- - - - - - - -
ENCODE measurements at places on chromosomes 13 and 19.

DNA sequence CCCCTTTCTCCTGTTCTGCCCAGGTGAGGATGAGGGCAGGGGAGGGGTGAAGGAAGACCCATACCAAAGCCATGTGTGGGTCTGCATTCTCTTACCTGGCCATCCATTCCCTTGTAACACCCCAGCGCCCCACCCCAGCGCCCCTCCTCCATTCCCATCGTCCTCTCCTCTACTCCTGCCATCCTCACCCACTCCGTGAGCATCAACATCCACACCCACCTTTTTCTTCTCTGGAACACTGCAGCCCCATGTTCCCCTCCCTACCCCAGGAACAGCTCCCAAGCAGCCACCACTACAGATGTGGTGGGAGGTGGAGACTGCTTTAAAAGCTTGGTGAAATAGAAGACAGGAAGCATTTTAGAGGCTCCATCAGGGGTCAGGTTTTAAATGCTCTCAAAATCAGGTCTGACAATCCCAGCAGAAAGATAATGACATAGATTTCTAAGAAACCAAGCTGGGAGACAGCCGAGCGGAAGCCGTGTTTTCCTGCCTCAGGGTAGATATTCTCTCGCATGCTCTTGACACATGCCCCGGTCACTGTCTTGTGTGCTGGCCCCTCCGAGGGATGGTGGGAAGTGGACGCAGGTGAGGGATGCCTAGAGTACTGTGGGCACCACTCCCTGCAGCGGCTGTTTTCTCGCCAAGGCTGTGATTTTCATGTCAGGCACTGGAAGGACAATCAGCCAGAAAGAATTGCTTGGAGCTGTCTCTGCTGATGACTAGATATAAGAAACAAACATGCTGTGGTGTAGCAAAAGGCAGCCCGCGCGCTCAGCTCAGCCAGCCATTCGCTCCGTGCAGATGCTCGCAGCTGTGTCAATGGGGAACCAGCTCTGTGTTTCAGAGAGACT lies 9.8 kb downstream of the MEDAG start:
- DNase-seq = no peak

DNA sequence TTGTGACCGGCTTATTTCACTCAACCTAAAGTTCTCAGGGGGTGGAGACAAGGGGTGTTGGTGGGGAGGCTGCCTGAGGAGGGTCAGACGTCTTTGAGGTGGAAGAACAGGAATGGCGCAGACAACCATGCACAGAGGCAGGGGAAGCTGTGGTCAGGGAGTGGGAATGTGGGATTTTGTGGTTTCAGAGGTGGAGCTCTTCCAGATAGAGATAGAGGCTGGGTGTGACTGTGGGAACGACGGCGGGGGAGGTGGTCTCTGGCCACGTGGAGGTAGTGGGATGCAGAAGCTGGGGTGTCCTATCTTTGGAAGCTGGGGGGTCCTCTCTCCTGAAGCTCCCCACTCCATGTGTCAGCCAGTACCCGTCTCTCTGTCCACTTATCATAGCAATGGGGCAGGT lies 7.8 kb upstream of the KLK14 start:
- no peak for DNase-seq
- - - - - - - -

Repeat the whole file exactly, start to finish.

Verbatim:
ENCODE measurements at places on chromosomes 13 and 19.

DNA sequence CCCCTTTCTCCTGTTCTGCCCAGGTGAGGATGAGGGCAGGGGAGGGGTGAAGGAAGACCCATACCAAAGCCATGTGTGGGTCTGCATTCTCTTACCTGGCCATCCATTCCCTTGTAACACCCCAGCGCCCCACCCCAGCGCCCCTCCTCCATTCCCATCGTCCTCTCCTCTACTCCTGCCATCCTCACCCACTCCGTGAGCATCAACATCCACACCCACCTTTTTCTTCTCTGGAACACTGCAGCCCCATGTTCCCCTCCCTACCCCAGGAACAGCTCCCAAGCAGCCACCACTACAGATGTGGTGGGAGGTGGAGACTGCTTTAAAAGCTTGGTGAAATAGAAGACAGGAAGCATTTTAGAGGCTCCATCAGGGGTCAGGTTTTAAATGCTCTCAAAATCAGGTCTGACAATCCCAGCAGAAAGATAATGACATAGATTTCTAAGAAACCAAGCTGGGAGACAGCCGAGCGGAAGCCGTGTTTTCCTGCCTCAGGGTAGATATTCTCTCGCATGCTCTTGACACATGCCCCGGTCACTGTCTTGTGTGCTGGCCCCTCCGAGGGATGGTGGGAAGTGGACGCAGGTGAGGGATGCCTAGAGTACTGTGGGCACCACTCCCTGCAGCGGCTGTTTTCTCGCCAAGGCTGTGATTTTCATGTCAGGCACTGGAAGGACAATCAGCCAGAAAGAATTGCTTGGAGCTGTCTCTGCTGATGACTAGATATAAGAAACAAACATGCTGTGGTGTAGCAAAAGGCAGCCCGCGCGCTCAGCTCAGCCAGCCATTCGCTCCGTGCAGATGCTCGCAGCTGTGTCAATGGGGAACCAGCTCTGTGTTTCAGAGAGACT lies 9.8 kb downstream of the MEDAG start:
- DNase-seq = no peak

DNA sequence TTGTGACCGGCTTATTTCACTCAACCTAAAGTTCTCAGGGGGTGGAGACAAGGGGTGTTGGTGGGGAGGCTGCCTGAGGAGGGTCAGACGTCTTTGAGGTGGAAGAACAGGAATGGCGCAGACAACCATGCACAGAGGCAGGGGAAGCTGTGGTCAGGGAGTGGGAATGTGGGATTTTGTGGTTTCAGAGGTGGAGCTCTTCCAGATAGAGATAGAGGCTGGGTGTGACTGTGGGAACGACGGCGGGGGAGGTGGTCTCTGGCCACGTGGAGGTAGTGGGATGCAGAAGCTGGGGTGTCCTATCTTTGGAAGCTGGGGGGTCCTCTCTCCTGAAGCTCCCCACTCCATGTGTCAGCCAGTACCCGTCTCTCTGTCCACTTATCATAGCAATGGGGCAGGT lies 7.8 kb upstream of the KLK14 start:
- no peak for DNase-seq